Transforming the Datacenter


Agnosticism rules the cloud

Agnosticism rules the cloud

Summary: At some point in every IT manager’s career, someone somewhere above them in the organization is going to make a cloud decision based on a misconception. And these managers are going to blow it (and probably millions of dollars)—big time.

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TOPICS: Data Centers
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At some point in every IT manager’s career, someone somewhere above them in the organization is going to make a cloud decision based on a misconception. And these managers are going to blow it (and probably millions of dollars)—big time.

My advice for anyone who ends up in that position? Heed the learning experience because it will happen to you again. Meantime, it may be possible to head off some awkward moments by understanding some of the issues. For example, look at public vs. private clouds.

The notion of private or “on-premises” cloud has sparked heated debates in the technology community. Well-respected experts contend there is no such thing as a private cloud. They argue that on-premises datacenters lack infinite elasticity, which is an essential element of a cloud service. Some critics also object to the absence of flexible billing or the fact that services do not necessarily transit the public Internet. If we take some of the prevalent definitions of cloud computing literally, it’s not hard to understand their argument. Yet both have advantages. The biggest difference between deployments in the datacenter and deployments in the cloud is designated hardware.

On-premises clouds operate essentially the same way as public clouds; we just use different terminology to describe them. Enterprise business units obtain their services from the IT organization in much the same way as public or “off-premises” cloud customers subscribe to their services from external suppliers. What’s the difference? In one case, the consumer and provider belong to the same legal entity, while in the other they do not. On-premises clouds achieve economies of scale by pooling internal resources. They may use the same technologies for virtualization and automation that are found in off-premises or public clouds.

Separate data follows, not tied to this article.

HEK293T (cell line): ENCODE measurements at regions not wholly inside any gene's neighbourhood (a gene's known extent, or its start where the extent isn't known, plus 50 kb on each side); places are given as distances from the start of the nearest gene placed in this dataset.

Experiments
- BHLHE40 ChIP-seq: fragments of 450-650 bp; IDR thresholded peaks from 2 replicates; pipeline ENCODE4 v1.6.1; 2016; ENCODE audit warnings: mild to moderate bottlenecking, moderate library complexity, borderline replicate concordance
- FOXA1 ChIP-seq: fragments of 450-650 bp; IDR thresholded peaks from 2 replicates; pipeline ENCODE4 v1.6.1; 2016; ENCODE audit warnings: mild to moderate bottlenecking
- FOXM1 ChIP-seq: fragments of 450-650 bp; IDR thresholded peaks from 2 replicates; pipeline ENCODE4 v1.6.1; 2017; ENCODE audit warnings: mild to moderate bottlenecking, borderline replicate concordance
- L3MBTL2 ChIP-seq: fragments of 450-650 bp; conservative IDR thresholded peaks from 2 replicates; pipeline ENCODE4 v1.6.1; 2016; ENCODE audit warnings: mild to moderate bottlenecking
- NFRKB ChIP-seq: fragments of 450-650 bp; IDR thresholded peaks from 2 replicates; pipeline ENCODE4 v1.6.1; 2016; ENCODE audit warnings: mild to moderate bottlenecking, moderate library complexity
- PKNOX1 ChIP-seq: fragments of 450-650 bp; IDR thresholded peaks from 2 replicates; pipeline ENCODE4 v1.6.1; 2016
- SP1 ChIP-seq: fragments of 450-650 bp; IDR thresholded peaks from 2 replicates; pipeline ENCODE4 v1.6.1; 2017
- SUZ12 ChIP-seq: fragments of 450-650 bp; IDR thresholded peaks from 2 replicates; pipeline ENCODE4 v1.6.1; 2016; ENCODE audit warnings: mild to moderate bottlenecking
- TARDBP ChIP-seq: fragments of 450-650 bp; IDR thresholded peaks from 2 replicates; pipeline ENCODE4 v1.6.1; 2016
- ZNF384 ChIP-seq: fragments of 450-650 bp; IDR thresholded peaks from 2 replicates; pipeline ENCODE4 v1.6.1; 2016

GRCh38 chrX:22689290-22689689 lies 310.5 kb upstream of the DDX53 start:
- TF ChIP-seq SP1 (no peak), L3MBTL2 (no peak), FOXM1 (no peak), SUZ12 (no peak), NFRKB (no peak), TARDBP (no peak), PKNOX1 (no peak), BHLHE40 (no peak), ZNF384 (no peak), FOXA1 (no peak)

Private and public clouds, both on and off premises, also face many of the same administrative and infrastructure challenges. Just as public clouds need to manage their accounts, private clouds need to be able to allocate costs. Private clouds also need to logically separate co-located tenants and applications, even though they are internal. And frequently, changing workloads and projects are only feasible if the infrastructure is dynamic and highly automated.

The bottom line: good cloud architecture needs to be agnostic with respect to delivery point and should work equally well for private as well as public, on-premises and off. The question isn’t so much whether to refer to a private cloud as cloud, but whether it is meaningful to make the distinction. Corporate datacenters can be turned into on-premises clouds with all the advantages of performance and scalability. My take? A cloud is a cloud, and clouds used in many different ways benefit from common approaches to infrastructure management. And there are sound infrastructural reasons why companies put some IT resources into on-premises clouds and others off-premises.

This content was published by CBSi B2B's custom content group, which powers this Microsoft sponsored blog. 

Topic: Data Centers

John Rhoton

About John Rhoton

John Rhoton is a contributor to CBS Interactive's custom content group, which powers this Microsoft sponsored blog. He is a technology strategist who specializes in consulting to global enterprise customers with a focus on cloud computing.His tenure in the IT industry spans over twenty-five years at major technology companies, defining and implementing business strategy. He has recently led corporate technical strategy development, business development, and adoption of cloud services, datacenter transformation, mobility, security and next-generation networking, while also driving key corporate knowledge management and community-building programs.John is the author of six books.

John Rhoton's views are his alone and do not necessarily represent those of Microsoft or CBSi.

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6 comments
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  • Biggest advantage...

    " They argue that on-premises datacenters lack infinite elasticity, which is an essential element of a cloud service. Some critics also object to the absence of flexible billing or the fact that services do not necessarily transit the public Internet."